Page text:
King's lawyer, Asa Briggs, argues that neither King nor Steve were ever involved in the robbery, since the only eye-witness to the robbery, the elderly Lorelle Henry, mentioned seeing merely two robbers, which Briggs argues can be accounted for by Bobo and Cruz alone. Lorelle Henry testifies as a key witness that she saw two men begin an argument with Nesbitt and seize him by the collar before she hurriedly left the store, moments before the shooting.

Steve's own lawyer, Kathy O'Brien, is doubtful about Steve's innocence, but wisely has him distance himself from King. Careful readers can gradually acquire a stronger conviction about Steve's part in the crime. Steve appears to know King and Cruz only as remote acquaintances, and to know Bobo even less. Steve testifies that he does not particularly remember where he was on the day of the robbery, but that he certainly was not a participant. O'Brien and Briggs systematically continue to cast the honesty of Petrocelli's witnesses in doubt. Although many of the testimonies contradict, even the most incriminating toward Steve claims only that he acted as a lookout in the first stage of the robbery; even so, the death penalty is a possibility for him.

Others testify, including a teacher at Steve's school named George Sawicki, who heads the film club. Sawicki serves as a character witness, proudly defending Steve's moral character. The three lawyers—Briggs, O'Brien, and Petrocelli—finally make their closing statements, before the jury decides on a verdict. James King is found guilty of murder and sent to prison for 25 years while Steve is found innocent. As Steve triumphantly moves to hug O'Brien, she oddly turns away, leaving Steve to wonder why. Steve ends with a diary entry written five months later, in which he describes films he makes of himself, a new distance between himself and his father, and his lingering confusion about just what it was his lawyer saw when, despite the victorious verdict, she turned away from him.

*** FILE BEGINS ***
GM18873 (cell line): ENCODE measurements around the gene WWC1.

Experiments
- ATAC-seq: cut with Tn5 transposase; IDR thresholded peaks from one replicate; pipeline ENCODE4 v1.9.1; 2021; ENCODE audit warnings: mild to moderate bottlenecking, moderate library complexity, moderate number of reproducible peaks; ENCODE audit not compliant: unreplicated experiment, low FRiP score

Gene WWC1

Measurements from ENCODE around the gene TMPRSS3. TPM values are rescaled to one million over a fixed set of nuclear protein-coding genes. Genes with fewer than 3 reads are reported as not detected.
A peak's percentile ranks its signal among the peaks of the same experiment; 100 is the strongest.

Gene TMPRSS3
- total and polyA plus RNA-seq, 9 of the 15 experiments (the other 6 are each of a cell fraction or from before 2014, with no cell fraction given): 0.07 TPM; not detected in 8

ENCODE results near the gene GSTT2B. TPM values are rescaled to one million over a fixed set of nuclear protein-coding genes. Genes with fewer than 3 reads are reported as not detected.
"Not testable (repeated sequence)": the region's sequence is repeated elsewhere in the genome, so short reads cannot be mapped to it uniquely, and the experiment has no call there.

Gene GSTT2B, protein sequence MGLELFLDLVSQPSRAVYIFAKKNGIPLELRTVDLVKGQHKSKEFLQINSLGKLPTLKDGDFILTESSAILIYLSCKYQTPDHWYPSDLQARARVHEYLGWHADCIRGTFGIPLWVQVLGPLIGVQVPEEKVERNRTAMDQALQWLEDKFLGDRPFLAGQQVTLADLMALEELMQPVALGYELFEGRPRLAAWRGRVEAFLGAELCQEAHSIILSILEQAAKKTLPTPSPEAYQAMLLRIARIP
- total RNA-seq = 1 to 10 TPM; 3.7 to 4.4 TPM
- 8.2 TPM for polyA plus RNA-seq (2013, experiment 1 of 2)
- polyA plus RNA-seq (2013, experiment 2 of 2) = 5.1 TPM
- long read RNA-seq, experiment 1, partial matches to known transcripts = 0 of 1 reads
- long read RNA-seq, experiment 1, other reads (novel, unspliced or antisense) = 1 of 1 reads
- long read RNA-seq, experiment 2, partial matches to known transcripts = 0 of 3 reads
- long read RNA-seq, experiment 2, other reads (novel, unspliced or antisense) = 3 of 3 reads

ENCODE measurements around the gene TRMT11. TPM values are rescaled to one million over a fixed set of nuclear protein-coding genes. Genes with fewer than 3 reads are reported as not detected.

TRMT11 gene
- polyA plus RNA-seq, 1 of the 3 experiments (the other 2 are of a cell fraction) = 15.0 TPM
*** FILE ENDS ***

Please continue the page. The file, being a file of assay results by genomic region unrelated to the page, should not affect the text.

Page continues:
Themes and format[edit]

The novel depicts the themes of identity, race, peer pressure, dehumanization, crime, teenaged masculinity, and the relative or subjective nature of the truth. The book reads like a formal screenplay, written by Steve Harmon, interspersed with seemingly handwritten fragments from his diary. The screenplay's verisimilitude is enhanced by such cues as "fade in," "voice over," and “fade out." As one critic wrote, the novel is "Presented alternately as the first‑person, handwritten memoir... [and] a neatly typed screenplay."[3] Critics have commented on how the novel offers "surface effects – marginalia, drawing, photographs, mugshots, and video stills – to offer an analysis of the complex identities that emerge in the context of such surfaces." Generally, the novel has been praised for remarkably sophisticated levels of thematic and formal complexity, considering its ostensible status as a young adult novel. As another critic wrote, "Monster is an experiment in form and structure," demonstrating Steve's "vent[ing of] his passionate perplexity."[4]

Main characters[edit]

  • Steve Harmon: A 16-year-old African American boy on trial for felony murder.